Uncertainty looms large over Mexico, as the stability achieved over the last 15 years could be threatened by several factors, the most crucial of which is likely the renegotiation of NAFTA. With presidential elections around the corner, Mexico will rely on a solid macroeconomic policy to navigate a rocky 2018.
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The last 15 years have witnessed a period of macroeconomic stability previously unseen in Mexico. However, by November 2017, inflation had reached 6.6 percent on an annual basis.1 While the current spike is nowhere near the levels registered in previous decades, it is significant enough to warrant attention. The liberalization of the energy market, a depreciation of the Mexican peso vis-à-vis the dollar, and uncertainty regarding the North American Free Trade Agreement (NAFTA) have all helped contribute to the spike in inflation. As Mexico enters the new year, the stability achieved over the past decade or so may become fragile. The renegotiation of NAFTA looms large over the Mexican economy.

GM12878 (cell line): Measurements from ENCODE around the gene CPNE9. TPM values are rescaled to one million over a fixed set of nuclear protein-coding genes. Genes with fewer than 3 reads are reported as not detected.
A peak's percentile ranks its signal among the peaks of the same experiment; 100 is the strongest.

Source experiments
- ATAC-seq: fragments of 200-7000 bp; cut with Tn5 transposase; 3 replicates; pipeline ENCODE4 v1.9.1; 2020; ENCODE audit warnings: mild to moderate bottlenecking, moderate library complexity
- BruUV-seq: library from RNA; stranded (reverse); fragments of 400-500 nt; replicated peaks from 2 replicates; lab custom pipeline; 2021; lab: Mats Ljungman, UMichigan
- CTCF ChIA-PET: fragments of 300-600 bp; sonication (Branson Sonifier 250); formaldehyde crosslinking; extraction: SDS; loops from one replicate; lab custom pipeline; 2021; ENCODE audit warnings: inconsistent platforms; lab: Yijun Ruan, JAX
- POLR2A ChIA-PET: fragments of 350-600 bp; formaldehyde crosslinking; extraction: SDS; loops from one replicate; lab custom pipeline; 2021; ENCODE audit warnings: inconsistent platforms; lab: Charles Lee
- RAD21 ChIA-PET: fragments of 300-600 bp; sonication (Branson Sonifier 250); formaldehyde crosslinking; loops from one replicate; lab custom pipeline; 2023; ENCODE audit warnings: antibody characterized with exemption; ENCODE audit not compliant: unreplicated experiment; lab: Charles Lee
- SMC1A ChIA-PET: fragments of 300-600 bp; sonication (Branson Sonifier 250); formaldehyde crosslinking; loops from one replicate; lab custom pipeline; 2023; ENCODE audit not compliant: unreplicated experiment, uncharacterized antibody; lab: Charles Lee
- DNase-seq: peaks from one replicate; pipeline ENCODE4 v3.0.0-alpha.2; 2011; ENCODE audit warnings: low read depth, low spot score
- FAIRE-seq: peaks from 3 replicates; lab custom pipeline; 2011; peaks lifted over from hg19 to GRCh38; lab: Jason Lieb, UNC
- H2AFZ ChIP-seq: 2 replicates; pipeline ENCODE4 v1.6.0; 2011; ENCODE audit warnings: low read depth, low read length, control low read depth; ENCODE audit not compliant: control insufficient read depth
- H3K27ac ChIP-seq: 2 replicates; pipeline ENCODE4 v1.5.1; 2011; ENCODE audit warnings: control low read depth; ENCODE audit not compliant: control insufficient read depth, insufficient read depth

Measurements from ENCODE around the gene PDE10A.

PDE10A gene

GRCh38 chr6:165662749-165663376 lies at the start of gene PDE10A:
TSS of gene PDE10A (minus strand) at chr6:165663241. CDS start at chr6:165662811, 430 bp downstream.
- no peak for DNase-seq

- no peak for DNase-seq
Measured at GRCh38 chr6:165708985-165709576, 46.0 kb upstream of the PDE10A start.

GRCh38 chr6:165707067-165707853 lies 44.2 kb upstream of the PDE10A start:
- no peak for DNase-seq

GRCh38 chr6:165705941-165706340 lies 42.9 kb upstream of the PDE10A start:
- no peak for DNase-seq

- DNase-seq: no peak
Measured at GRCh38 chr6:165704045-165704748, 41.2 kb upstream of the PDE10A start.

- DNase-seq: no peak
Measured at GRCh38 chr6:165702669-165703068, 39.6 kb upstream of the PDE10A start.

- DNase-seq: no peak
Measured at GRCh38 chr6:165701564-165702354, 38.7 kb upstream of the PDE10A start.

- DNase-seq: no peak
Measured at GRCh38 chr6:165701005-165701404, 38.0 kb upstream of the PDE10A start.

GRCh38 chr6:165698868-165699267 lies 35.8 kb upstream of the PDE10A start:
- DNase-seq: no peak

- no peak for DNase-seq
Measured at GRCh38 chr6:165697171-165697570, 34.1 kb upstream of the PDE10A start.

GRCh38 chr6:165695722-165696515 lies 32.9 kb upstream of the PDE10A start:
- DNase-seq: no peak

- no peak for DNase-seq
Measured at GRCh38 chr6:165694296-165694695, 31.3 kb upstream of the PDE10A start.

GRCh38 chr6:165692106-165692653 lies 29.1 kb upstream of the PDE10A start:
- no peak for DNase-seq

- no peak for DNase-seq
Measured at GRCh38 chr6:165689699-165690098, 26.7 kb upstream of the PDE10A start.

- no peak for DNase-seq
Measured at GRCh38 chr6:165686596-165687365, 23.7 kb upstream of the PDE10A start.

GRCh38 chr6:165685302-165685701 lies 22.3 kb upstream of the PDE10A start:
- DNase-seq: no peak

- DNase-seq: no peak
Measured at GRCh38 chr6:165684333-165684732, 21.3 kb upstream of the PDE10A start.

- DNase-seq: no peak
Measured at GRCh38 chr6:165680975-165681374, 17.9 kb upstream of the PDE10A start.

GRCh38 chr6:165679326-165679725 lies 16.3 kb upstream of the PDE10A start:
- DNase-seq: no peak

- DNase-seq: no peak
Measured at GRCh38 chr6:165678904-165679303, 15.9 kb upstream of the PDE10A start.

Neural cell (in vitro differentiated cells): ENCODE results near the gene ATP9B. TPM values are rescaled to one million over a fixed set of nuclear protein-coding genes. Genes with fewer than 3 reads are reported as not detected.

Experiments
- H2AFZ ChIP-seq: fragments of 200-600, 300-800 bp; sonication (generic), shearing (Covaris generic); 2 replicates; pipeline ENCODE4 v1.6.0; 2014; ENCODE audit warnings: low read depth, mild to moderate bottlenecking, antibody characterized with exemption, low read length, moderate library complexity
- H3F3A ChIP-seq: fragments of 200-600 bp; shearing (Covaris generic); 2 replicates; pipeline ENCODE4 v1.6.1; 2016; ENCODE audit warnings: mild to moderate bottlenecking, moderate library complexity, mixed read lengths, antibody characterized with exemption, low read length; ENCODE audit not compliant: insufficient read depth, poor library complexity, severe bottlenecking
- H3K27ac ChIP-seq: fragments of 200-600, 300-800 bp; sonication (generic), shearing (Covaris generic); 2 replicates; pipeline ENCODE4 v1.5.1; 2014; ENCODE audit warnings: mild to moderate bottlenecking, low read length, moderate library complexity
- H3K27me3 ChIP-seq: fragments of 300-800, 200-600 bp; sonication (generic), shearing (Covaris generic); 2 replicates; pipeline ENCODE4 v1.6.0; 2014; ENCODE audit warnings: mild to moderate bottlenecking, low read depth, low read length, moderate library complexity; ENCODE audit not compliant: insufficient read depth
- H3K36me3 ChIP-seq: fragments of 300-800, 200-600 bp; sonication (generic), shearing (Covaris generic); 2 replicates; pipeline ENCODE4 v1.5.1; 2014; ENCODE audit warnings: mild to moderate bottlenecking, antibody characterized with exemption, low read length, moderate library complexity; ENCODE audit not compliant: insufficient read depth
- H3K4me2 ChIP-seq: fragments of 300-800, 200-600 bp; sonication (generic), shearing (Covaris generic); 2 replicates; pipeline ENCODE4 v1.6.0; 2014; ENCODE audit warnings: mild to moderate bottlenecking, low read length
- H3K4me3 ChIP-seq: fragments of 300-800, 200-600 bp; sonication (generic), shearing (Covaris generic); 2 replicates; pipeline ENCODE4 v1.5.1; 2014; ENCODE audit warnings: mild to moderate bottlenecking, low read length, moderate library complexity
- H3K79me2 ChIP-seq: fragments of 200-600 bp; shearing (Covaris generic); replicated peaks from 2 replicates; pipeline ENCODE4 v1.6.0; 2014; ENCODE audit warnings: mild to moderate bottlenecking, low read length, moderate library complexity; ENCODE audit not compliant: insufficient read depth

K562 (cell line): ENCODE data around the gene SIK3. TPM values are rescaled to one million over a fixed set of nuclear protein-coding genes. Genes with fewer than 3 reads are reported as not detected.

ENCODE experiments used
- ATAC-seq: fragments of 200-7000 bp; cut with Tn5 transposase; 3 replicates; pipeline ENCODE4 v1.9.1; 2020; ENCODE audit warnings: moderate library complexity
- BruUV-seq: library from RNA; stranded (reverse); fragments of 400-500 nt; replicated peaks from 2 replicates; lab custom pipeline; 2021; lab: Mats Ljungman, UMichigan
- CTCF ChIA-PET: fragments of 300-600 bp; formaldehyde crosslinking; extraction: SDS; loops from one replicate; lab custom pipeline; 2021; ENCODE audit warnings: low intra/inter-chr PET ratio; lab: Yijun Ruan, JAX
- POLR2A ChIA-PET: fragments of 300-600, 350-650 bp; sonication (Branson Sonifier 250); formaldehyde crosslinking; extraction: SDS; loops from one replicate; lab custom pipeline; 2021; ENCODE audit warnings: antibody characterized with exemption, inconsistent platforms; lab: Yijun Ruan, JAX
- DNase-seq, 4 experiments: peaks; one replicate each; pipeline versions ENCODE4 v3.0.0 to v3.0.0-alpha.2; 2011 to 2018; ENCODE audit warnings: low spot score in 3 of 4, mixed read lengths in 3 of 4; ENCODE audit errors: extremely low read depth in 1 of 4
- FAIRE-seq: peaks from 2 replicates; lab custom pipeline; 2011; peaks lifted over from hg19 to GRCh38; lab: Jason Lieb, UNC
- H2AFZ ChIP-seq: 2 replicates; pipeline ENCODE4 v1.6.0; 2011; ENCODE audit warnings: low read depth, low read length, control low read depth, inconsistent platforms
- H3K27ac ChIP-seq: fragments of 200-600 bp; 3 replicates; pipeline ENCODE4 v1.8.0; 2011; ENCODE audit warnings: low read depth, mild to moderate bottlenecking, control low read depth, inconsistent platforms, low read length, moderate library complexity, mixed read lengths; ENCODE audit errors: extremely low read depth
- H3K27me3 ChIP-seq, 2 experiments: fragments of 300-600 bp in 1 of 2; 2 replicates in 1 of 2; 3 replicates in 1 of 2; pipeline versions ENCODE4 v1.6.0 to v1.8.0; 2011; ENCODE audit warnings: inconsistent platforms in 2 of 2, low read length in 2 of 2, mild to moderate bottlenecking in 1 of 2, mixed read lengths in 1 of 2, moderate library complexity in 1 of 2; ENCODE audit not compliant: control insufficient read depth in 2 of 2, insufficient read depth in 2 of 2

The 6.6 percent year-over-year inflation rate in November was almost double the average annual rate of 3.5 percent registered between 2012 and 2016. While core inflation posted a 4.9 percent rise, noncore inflation increased by a significant 12 percent.2 At first glance, these numbers appear alarming, but it is worth remembering that during the 1980s and 1990s, prices rose 44 percent per year on average.3 It wasn’t until the aftermath of the 1994 financial crisis that Mexico adopted robust monetary policies aimed at stabilizing the exchange rate and controlling spiraling prices.